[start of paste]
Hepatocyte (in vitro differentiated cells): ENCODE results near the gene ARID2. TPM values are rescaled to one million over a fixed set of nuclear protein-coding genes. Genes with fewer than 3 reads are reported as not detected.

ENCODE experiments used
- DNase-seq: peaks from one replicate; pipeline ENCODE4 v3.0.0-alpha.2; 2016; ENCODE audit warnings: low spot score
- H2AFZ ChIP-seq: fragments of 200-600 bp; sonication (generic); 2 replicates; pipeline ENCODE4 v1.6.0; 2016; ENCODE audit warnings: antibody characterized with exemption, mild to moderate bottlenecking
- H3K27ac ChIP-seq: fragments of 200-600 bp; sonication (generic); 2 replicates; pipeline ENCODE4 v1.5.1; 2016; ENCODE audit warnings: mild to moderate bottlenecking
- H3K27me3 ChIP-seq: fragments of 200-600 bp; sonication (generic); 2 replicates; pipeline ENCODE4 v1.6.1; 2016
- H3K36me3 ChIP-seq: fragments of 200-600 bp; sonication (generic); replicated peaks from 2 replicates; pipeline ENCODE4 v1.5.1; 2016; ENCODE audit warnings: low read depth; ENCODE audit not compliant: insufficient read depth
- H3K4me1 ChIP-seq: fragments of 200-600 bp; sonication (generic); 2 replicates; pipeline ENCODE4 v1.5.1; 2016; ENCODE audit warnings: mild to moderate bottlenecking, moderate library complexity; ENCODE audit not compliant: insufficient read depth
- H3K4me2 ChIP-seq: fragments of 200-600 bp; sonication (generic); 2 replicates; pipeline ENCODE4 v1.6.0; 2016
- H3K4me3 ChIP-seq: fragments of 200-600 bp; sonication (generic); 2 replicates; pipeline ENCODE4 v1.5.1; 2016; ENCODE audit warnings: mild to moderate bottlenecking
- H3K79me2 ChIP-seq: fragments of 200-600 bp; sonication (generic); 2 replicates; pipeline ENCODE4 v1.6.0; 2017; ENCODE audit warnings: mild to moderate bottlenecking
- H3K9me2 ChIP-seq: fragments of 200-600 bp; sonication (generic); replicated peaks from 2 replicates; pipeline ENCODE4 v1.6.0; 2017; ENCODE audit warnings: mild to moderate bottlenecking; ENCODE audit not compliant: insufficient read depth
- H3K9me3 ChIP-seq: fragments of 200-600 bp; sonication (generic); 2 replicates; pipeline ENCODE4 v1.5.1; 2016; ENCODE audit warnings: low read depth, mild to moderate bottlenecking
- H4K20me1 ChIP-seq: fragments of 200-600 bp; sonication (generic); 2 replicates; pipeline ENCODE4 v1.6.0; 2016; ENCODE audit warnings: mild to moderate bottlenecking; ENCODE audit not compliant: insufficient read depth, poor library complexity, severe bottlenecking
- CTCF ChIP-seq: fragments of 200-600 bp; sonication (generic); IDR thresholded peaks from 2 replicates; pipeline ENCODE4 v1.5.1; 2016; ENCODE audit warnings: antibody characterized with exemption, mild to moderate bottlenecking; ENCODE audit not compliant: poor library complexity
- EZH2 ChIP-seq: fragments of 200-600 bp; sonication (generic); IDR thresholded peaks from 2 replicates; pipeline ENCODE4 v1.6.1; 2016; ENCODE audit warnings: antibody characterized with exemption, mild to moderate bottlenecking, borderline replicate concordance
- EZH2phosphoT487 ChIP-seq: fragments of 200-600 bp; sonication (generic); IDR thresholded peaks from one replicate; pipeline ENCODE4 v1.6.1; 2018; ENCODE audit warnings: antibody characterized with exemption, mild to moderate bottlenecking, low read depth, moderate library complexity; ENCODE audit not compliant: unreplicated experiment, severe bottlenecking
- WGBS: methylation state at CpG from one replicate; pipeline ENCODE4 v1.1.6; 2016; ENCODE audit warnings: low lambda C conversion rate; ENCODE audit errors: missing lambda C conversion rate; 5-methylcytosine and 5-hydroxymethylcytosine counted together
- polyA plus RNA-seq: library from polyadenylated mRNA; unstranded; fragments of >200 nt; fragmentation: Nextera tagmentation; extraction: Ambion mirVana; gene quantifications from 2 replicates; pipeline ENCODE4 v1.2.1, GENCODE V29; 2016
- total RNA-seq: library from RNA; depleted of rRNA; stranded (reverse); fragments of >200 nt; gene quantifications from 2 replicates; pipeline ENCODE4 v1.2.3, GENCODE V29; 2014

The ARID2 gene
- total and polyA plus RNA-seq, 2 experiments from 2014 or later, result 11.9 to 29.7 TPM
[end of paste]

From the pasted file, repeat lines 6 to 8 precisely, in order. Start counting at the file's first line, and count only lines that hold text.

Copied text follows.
- H3K27me3 ChIP-seq: fragments of 200-600 bp; sonication (generic); 2 replicates; pipeline ENCODE4 v1.6.1; 2016
- H3K36me3 ChIP-seq: fragments of 200-600 bp; sonication (generic); replicated peaks from 2 replicates; pipeline ENCODE4 v1.5.1; 2016; ENCODE audit warnings: low read depth; ENCODE audit not compliant: insufficient read depth
- H3K4me1 ChIP-seq: fragments of 200-600 bp; sonication (generic); 2 replicates; pipeline ENCODE4 v1.5.1; 2016; ENCODE audit warnings: mild to moderate bottlenecking, moderate library complexity; ENCODE audit not compliant: insufficient read depth